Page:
Remote Horizon (远程视界), a Chinese medical equipment and service unicorn, has plunged into a debt crisis, local media reports (in Chinese). Instead of paying back what it owes, the management team has reportedly fled, leaving cooperation partners, including around 1,000 public hospitals around the country, in shock.
According to the report, Remote Horizon’s headquarters in Beijing, which used to hold 5,000 employees and monitor 63 branches across China, now has just two receptionists.
The company created an “Internet + Medical Care” (互联网+医疗) O2O business model, which was said to allow the optimization of medical resources. Under the framework of such a model, Remote Horizon, hospitals, and financing companies signed three-party contracts. The financing companies, as capital providers, would transfer money to Remote Horizon’s accounts, and authorize Remote Horizon to purchase equipment and distribute it to partner hospitals.
The hospitals, in the end, didn’t have to pay to purchase or rent any equipment. In exchange, hospitals functioned as venues to hold the equipment. After five years, when Remote Horizon and financing companies sort out all operation and asset ownership, the hospitals would become owners of the equipment. Meanwhile, Remote Horizon’s purchasing prices for the equipment are largely higher than market prices.
According to a former employee at the company, the nature of Remote Horizon’s model is the operation of capital, which trades public hospitals’ reputation for financing channels’ money, and also for social and administrative sectors’ acknowledgment, to serve Remote Horizon’s own purposes.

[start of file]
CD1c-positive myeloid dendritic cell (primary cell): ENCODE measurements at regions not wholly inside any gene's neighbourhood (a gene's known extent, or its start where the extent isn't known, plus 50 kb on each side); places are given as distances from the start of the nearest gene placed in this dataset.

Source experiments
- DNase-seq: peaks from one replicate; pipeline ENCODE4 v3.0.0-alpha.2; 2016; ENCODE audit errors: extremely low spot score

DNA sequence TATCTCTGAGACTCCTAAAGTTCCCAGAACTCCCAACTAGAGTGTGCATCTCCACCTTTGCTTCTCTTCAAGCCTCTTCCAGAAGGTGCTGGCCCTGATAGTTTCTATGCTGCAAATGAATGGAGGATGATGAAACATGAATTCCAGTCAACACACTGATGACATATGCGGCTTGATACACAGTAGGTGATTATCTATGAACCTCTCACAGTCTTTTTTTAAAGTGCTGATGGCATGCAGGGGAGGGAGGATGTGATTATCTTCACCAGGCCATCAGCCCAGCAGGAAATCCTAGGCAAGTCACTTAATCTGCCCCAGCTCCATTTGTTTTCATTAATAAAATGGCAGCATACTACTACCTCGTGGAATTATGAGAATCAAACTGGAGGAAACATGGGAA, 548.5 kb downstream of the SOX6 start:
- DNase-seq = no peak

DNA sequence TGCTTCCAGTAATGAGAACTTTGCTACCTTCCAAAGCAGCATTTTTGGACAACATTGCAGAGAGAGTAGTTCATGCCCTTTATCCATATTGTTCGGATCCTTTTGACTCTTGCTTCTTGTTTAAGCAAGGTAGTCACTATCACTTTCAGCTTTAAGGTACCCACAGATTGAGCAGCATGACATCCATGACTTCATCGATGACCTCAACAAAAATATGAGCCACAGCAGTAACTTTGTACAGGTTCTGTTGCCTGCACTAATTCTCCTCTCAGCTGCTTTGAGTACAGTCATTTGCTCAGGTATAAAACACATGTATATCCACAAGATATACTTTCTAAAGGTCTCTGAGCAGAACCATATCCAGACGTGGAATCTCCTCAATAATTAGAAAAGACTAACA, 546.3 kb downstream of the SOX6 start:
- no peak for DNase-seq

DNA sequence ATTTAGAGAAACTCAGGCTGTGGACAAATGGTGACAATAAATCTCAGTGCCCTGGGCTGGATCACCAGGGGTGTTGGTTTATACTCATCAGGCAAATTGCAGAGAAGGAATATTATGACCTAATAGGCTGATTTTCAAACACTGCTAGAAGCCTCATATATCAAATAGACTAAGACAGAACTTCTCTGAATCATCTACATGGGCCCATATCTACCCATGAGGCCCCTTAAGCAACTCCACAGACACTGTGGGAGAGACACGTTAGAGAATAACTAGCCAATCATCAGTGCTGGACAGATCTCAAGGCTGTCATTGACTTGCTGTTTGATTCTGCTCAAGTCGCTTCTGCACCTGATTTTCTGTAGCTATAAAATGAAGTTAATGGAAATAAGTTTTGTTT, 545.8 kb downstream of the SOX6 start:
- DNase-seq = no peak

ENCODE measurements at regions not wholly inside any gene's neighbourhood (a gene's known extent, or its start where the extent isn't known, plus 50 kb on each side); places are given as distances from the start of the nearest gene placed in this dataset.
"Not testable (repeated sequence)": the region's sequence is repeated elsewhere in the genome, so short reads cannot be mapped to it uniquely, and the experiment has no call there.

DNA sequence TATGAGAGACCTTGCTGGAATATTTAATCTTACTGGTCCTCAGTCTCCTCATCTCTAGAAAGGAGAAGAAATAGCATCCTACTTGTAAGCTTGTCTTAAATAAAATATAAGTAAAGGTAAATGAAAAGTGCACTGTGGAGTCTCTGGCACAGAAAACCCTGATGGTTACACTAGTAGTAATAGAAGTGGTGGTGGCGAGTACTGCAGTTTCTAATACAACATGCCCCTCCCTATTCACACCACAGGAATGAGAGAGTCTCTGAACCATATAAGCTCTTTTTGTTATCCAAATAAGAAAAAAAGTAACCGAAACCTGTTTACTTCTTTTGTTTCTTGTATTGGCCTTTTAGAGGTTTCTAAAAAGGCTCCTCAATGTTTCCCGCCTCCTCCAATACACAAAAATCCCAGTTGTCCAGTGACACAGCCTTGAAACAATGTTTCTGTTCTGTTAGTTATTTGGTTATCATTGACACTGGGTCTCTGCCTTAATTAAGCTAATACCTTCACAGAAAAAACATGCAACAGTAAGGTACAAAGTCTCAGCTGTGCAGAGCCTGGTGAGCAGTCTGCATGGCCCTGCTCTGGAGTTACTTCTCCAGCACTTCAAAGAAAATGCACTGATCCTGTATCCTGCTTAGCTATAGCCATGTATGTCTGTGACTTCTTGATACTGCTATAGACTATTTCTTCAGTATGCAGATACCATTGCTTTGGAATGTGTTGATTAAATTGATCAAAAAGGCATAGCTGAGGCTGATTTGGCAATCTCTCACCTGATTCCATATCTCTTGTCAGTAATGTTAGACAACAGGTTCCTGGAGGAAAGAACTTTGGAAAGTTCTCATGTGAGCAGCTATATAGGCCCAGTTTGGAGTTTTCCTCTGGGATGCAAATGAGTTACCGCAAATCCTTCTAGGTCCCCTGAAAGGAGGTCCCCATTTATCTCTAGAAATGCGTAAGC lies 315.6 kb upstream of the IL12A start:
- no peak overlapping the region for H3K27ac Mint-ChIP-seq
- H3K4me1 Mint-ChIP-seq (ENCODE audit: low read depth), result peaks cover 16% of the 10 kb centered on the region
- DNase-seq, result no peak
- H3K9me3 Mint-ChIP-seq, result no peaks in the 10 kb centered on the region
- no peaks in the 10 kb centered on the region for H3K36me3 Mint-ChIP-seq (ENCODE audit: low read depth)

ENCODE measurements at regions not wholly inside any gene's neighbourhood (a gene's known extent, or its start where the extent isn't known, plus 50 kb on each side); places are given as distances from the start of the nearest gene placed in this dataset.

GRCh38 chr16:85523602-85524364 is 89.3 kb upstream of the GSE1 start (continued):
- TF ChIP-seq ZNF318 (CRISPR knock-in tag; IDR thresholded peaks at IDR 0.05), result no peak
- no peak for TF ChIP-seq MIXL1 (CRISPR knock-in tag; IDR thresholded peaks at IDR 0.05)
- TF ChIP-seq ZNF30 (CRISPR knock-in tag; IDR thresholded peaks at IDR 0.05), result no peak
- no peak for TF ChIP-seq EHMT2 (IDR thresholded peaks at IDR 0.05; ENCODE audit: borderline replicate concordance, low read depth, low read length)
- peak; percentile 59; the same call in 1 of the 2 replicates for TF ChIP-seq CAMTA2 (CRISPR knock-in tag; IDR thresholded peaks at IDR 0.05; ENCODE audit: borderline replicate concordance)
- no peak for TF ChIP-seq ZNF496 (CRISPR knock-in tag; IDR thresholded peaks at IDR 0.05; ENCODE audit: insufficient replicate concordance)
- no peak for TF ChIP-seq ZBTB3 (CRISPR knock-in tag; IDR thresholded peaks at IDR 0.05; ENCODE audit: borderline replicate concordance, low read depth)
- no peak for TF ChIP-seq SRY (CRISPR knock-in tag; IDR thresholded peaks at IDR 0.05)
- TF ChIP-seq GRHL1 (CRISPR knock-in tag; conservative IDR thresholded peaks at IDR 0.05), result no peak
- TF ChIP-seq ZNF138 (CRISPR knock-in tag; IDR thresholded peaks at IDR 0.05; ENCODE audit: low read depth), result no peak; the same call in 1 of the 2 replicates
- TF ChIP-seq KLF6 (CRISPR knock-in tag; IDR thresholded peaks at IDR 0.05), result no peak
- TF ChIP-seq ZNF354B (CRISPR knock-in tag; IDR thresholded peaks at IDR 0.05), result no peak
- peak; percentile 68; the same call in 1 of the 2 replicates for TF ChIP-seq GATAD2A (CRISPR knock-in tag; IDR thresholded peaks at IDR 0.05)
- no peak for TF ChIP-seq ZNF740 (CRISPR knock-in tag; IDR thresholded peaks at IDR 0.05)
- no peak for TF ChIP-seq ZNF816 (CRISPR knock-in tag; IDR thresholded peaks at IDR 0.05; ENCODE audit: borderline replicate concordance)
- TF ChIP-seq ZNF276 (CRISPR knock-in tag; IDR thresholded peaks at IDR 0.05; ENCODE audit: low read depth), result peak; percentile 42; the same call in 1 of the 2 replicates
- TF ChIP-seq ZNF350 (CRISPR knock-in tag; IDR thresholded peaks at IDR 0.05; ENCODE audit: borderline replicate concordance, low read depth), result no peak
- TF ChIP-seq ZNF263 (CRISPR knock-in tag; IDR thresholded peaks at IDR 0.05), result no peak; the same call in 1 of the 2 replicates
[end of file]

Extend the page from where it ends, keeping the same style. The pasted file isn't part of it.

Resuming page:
As the company frequently invited well-known experts to events, it had many equipment producers and finance institutions believe in the authority of the projects. The company has also had big names including China Development Bank Technology—a technology investment branch of the China Development Bank—on its list of partners.
Although hospitals do not contractually take on financial responsibility as part of the three-party agreement, they are, by law, liable for the debt as they use the equipment and related services. Some information provided by Remote Horizon scandal’s hospital victims suggests, at this stage, at least 442 hospitals around China signed contracts with the company but received no equipment or service at all. The value of the equipment and services is estimated to be around RMB 6.3 billion.
However, Remote Horizon released a statement on its website saying it strongly condemned negative reports it deemed to be “untrue”, saying the company would seek legal protection where necessary. TechNode reached out to Remote Horizon but had not heard back at the time of publication.
Since 2016, Remote Horizon has secured over RMB 1 billion in funding and successfully become a well-known unicorn in the industry. The company’s scandal is a warning to those preparing to enter “Internet + Medical Care” projects or other sectors with loud slogans.